Sunday

21st Apr 2019

Belgium is no failed state, says PM

  • The Royal Palace "We return to normal life in Brussels and in Belgium," Charles Michel said. (Photo: Marianne Janssens)

Belgium's image "enormously worries" its prime minister. That is why two weeks after the 22 March twin attacks that killed 35 people at Brussels airport and in the metro, Charles Michel undertook on Wednesday (6 April) to convince foreign journalists that the country is not a failed state and that its capital is a welcoming city.

"We return to normal life in Brussels and in Belgium," Michel said in English at the start of a press conference at the Residence Palace, the international press centre at the heart of the EU quarter.

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He said that the airport was gradually resuming its activities and would reach two thirds of its previous capacity by the end of the week. The metro should be back to normal next week, when the army and police will be able to secure all the network at all times.

"Resources for vigilance are extremely present, this is important in current circumstances," he said.

Standing next to him, the president of the Brussels region, Rudi Vervoort, insisted that the Belgian and EU capital was "welcoming, showing solidarity and open".

"What we feel here is different from what is said, especially abroad," he said.

Referring to the recent clashes during a memorial gathering in the city centre, he insisted that "a few dozens of excited people" are not representative.


He said that life in Brussels "continued as soon as on 23 March", the day after the attacks, and that the city could still welcome business events and political summits.

"We are a model for this type of event in Europe. Our police services are trained," he said.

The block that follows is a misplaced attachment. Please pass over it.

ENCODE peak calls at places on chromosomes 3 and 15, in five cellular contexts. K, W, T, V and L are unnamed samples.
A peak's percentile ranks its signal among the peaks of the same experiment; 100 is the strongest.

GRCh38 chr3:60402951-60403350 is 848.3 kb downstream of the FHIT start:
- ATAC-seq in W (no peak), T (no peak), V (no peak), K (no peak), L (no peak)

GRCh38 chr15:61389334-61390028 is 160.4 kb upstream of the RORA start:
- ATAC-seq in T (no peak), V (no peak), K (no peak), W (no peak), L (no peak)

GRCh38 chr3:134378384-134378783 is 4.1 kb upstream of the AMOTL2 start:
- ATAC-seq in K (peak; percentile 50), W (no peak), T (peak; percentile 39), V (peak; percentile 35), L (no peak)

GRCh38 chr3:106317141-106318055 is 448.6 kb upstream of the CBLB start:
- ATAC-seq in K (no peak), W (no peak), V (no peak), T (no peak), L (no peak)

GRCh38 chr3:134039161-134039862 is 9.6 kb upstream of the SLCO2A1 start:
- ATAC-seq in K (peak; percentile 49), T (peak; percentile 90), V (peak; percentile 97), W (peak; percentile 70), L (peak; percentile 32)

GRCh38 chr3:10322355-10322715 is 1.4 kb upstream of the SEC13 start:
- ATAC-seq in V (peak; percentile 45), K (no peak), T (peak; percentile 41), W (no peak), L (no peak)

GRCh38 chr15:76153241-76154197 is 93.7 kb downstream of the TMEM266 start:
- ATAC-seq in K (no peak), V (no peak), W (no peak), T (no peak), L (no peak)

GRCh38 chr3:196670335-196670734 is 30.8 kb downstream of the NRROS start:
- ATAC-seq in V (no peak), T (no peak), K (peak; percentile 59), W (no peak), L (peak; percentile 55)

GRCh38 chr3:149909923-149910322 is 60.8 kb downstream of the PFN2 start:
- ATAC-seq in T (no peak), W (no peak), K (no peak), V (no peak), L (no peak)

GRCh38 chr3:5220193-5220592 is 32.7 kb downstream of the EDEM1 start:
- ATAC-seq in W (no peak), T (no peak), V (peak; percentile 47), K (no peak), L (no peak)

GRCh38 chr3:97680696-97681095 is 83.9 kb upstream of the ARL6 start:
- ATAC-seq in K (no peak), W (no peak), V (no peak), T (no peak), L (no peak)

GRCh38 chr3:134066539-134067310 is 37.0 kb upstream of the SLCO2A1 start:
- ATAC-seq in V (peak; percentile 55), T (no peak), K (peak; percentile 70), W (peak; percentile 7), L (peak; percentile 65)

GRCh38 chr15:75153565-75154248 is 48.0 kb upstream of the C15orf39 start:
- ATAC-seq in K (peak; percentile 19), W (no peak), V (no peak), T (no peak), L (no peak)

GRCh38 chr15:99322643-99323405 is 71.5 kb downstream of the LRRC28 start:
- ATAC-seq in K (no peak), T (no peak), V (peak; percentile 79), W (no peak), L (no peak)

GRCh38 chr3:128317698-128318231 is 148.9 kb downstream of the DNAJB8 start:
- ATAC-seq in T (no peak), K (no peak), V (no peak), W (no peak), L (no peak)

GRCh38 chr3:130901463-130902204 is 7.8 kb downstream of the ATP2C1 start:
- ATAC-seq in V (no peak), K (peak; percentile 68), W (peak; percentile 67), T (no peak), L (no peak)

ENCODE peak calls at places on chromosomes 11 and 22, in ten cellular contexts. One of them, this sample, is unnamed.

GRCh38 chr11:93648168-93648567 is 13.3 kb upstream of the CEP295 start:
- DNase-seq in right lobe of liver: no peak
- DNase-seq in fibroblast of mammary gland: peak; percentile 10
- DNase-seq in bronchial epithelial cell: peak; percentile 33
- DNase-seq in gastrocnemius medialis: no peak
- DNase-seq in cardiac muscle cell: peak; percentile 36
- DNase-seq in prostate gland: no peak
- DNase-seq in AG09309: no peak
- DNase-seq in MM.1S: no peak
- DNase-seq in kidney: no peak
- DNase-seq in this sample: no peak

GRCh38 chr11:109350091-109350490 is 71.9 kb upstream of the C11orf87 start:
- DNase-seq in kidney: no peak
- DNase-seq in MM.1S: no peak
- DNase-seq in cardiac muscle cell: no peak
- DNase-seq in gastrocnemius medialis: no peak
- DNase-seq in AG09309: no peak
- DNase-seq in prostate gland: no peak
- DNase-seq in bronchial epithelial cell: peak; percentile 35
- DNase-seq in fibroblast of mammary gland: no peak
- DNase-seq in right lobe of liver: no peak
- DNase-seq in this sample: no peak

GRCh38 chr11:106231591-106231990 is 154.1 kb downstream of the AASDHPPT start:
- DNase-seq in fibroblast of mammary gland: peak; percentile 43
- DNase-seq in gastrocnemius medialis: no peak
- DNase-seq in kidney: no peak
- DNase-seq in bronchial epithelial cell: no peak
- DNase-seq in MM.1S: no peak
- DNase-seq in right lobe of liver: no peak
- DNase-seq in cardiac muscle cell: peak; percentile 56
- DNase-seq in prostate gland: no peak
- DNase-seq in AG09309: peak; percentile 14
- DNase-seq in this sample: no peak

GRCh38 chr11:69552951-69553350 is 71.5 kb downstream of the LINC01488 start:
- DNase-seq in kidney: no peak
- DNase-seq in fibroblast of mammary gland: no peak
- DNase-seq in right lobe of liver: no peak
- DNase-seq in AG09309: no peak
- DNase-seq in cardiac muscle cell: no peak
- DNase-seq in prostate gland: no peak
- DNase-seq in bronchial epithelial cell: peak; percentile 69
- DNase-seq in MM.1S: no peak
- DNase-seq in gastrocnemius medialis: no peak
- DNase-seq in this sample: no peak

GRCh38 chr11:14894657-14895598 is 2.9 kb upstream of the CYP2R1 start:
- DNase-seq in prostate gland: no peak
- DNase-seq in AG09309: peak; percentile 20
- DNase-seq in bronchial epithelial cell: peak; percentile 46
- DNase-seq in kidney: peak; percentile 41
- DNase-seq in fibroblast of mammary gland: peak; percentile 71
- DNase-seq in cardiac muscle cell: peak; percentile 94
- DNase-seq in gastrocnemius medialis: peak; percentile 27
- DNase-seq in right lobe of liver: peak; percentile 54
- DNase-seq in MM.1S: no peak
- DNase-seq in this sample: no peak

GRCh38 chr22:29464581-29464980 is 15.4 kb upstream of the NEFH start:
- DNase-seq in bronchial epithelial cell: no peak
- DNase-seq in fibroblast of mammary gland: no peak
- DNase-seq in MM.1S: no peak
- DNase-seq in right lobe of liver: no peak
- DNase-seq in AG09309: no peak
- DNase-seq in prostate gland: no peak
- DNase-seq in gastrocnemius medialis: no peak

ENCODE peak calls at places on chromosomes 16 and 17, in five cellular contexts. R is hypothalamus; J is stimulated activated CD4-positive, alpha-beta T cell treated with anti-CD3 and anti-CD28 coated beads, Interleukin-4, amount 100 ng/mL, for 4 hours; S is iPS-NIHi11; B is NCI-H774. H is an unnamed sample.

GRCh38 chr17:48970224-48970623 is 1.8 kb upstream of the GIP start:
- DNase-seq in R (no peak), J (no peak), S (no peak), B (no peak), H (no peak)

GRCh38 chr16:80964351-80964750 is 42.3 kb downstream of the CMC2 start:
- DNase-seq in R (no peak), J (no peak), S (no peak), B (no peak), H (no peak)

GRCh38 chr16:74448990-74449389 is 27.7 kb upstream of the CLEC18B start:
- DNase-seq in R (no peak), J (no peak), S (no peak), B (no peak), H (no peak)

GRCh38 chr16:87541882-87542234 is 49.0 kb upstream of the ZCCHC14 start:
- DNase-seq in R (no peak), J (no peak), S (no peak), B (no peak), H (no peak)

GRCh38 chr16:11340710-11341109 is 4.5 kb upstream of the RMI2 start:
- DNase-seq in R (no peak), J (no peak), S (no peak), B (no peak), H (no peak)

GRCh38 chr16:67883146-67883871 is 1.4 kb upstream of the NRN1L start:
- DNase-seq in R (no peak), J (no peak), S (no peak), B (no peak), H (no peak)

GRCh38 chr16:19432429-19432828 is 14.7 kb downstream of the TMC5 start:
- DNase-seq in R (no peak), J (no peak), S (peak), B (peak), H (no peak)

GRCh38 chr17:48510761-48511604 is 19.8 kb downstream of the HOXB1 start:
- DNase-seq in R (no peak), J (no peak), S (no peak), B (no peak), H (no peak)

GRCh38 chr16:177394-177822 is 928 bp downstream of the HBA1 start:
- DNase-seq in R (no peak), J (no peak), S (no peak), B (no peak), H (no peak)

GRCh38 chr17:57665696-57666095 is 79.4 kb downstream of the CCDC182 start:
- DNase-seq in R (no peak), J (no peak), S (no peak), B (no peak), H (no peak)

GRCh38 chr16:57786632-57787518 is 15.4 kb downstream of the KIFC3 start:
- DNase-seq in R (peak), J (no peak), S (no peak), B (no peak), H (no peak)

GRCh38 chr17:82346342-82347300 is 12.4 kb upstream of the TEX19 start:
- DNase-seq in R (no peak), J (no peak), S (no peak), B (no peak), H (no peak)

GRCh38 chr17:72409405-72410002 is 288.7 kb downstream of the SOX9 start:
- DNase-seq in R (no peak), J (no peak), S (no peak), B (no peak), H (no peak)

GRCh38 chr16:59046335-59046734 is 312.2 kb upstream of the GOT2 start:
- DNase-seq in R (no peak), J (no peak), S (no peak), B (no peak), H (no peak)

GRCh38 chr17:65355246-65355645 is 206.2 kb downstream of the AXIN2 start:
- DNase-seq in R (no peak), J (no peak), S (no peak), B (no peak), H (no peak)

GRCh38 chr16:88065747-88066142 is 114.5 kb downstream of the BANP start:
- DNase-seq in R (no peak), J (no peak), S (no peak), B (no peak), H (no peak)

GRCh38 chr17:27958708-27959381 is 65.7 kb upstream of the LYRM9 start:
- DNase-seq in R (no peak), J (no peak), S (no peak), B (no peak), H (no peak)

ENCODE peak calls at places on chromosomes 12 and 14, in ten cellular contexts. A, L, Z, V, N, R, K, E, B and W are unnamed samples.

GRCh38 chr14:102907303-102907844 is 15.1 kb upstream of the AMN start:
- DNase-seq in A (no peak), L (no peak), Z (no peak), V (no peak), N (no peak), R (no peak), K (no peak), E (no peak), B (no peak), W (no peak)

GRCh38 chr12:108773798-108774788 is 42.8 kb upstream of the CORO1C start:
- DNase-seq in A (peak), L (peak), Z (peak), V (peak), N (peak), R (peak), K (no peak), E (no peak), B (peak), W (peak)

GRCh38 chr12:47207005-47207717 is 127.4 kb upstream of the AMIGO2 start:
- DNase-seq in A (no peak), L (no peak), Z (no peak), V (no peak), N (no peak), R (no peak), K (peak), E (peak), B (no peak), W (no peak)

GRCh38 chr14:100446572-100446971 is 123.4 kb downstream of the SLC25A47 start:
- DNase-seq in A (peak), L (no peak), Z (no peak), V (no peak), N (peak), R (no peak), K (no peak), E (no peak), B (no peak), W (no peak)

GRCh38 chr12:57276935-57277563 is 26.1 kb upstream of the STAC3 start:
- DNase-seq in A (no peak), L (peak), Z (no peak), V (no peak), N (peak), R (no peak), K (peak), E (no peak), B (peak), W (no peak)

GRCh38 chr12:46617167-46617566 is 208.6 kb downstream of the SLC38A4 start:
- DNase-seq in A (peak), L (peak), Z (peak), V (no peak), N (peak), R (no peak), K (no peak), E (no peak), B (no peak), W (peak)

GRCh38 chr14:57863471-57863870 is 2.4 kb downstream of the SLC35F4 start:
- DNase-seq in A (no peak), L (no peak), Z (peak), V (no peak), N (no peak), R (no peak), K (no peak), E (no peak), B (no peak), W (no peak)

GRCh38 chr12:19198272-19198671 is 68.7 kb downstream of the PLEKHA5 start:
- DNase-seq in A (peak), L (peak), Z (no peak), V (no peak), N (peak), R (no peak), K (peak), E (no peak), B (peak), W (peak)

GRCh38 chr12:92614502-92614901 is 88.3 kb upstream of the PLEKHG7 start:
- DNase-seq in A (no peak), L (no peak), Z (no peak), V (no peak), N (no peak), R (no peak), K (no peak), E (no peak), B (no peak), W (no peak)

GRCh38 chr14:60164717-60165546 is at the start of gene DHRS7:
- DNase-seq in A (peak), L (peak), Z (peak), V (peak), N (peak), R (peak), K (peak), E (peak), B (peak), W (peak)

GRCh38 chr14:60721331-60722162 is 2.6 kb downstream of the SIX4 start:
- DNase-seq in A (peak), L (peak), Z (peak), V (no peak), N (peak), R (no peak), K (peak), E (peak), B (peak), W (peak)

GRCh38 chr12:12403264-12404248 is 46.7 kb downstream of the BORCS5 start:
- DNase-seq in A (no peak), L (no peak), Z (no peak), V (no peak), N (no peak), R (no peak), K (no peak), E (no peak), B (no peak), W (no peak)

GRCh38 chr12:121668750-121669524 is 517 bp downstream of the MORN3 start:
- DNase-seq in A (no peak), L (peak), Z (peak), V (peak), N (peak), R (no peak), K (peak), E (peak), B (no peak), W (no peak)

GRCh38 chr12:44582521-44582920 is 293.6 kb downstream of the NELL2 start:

Successes and failures

In their effort to depict Brussels and Belgium as normal and peaceful, Michel and Vervoort brushed aside criticism about actions by the authorities before and after the attack.

Michel admitted that the attacks were a "failure" for the authorities and lessons would have to be drawn, but he added that "there are successes and failures in Belgium as elsewhere".

He said that Belgium was "a small country in the heart of Europe" from which it was easy to go to Paris, London or Berlin to commit terrorist attacks, but he rejected the idea that it was the "weakest link" in Europe's anti-terror efforts.

He said "a failed state could not sentence more than 100 people" in terrorism-related cases as Belgium did last year.

"We prevented many attacks," he said, citing the dismantling of a terror cell in the town of Verviers in January 2015 and the arrest in 2001 of Nizar Trabelsi, who was planning an attack on the US embassy in Paris.

No magical solution

Showing irritability at questions on security shortcomings, Michel went on to say that the arrest of Salah Abdelslam in his childhood neighbourhood four months after the Paris attacks in which he took part was not a bad result.

"It took us a few months to arrest Abdelslam, it took more than 10 years to get Bin Laden," he said, referring to the mastermind of the 9/11 attacks, who was in the end hunted down in Pakistan.

The prime minister also rejected the idea that the multi-layer structure of the Belgian federal state, where responsibilities are divided, had a negative impact on security.

"The priority is to have institutions working, on repression and prevention, more than imagining that reforming the state would the magical solution that would prevent any risk of attack," he said.

Michel however promised to shed light on what happened when the parliament investigates the events. MPs will have the powers of a judge and will be able to conduct hearings and investigations, he said.

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